Chess players are convinced the Anal Pearl Controversy is causing more online cheating – Kotaku

Chess players are convinced the Anal Pearl Controversy is causing more online cheating - Kotaku

Magnus Carlsen is playing chess.

Photo: Dean Mouhtaropoulos (Getty Images)

Remember the anal bead cheating controversy? As much as I’d like to forget, it turns out a lot of people still think about it. Some chess players have reported an increase in computer-aided cheating Chess.com matches since the Hans Niemann story broke. One player referred to the recent increase in cheaters as the “Hans Effect”.

Two weeks ago, there was a high profile controversy that shook the chess world. World champion Magnus Carlsen unexpectedly lost to grandmaster Hans Niemann, and Carlsen later withdrew from the tournament. Both his sudden exit and the difference in level were so drastic that viewers began to accuse Niemann of cheating. Chess streamer Hikaru “GMHikaru” Nakamura pointed out that Niemann previously admitted to cheating chess.com as a youngster, hence the current controversy.

Since the competitors played live, it is difficult to pinpoint a possible cheating method (One extraordinary theory involves anal beads). But you don’t require any… uh… special equipment to cheat online chess matches, and Chess.com players who participate in online matchmaking are increasingly convinced that more and more people are cheating.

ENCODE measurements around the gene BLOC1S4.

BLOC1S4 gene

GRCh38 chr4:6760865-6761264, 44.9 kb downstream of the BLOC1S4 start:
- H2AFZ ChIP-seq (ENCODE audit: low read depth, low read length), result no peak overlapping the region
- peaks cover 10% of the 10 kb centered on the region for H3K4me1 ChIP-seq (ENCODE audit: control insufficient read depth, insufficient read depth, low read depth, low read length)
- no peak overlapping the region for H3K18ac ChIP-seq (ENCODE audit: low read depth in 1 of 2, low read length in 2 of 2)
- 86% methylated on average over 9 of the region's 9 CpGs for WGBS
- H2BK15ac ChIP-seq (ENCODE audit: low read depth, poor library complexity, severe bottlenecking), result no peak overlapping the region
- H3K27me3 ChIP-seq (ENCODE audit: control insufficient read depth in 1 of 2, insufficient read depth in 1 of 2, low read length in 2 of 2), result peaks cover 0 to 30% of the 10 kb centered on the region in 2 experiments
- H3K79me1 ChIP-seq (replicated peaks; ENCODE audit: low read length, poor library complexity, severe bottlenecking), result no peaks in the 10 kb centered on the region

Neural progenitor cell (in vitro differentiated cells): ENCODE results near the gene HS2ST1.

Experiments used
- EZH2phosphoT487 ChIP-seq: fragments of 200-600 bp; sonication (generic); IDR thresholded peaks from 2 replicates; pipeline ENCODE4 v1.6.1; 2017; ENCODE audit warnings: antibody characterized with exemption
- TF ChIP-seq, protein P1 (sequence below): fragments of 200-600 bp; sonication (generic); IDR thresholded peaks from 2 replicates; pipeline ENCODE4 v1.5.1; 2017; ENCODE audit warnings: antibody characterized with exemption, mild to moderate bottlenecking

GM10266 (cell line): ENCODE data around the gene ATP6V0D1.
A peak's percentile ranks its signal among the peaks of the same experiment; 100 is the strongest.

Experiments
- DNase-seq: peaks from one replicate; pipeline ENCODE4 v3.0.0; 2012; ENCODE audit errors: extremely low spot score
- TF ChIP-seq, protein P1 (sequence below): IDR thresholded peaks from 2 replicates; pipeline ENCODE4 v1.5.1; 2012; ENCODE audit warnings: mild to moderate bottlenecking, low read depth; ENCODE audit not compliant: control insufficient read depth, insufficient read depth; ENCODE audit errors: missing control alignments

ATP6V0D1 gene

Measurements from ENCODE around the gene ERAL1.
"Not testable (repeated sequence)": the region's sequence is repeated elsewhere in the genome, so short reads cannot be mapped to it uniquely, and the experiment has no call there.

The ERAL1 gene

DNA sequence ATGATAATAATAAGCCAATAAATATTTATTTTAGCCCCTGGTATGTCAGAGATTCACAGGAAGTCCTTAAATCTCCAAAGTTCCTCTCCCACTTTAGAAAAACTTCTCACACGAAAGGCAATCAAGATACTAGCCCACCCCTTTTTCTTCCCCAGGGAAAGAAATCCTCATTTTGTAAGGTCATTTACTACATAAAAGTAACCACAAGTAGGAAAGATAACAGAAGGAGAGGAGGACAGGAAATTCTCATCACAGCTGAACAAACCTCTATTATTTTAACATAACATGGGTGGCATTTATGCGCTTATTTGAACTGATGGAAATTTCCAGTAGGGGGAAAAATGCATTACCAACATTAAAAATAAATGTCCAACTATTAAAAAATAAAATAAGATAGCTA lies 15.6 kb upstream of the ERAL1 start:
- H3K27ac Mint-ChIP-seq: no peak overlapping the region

If you are looking for interest in “how to cheat at chess”. Google Trends, you will see a significant increase in interest in the weeks following the famous chess match, the number of searches doubling during the month compared to the rest of the year. Clearly, whatever really happens during matches, the topic is on people’s minds.

A graph showing an upward trend in searches.

Screenshot: Google/Kotaku

This is somewhat consequential for Chess.com users because they can lose more points for losing matches against an inferior player (in one case, Chess.com redeemed points to a player who lost in a suspicious match). my box reached Chess.com to ask if there is a noticeable increase in cheating, and what measures their monitors are taking to ensure fair games.

Dr. Kenneth Regan

How do chess players tell when someone is cheating? Several players posted to Reddit saying that their opponent suddenly improved dramatically in the middle of a game.

Said Kajo_Z, “I’ve had so many games recently in blitz online where the opponent is obviously cheating because the Hans stuff has caught on. I have been banned like 3 people in the last 2 days. Ridiculous.”

i_chose_name discussed how players would do poorly, then come back for a perfect win, adding, “And 3 days later you get that email from chess.com and you get your points back.”

“What hurts the most,” says soghff“it’s when you have a better position or your opponent makes a pawn or piece mistake, then proceeds to take 2-4 minutes “thinking”, then suddenly starts playing perfect motor moves after 5 seconds of thinking about each move. Like are you really that undisciplined and helpless?”

Another felt it was suspicious if someone took the same amount of time at every move. But the vast majority of victims checked their opponent’s game history. Several perfect matches in a row was enough to trigger red flags for one player. Another noticed that their opponent was only losing against new accounts.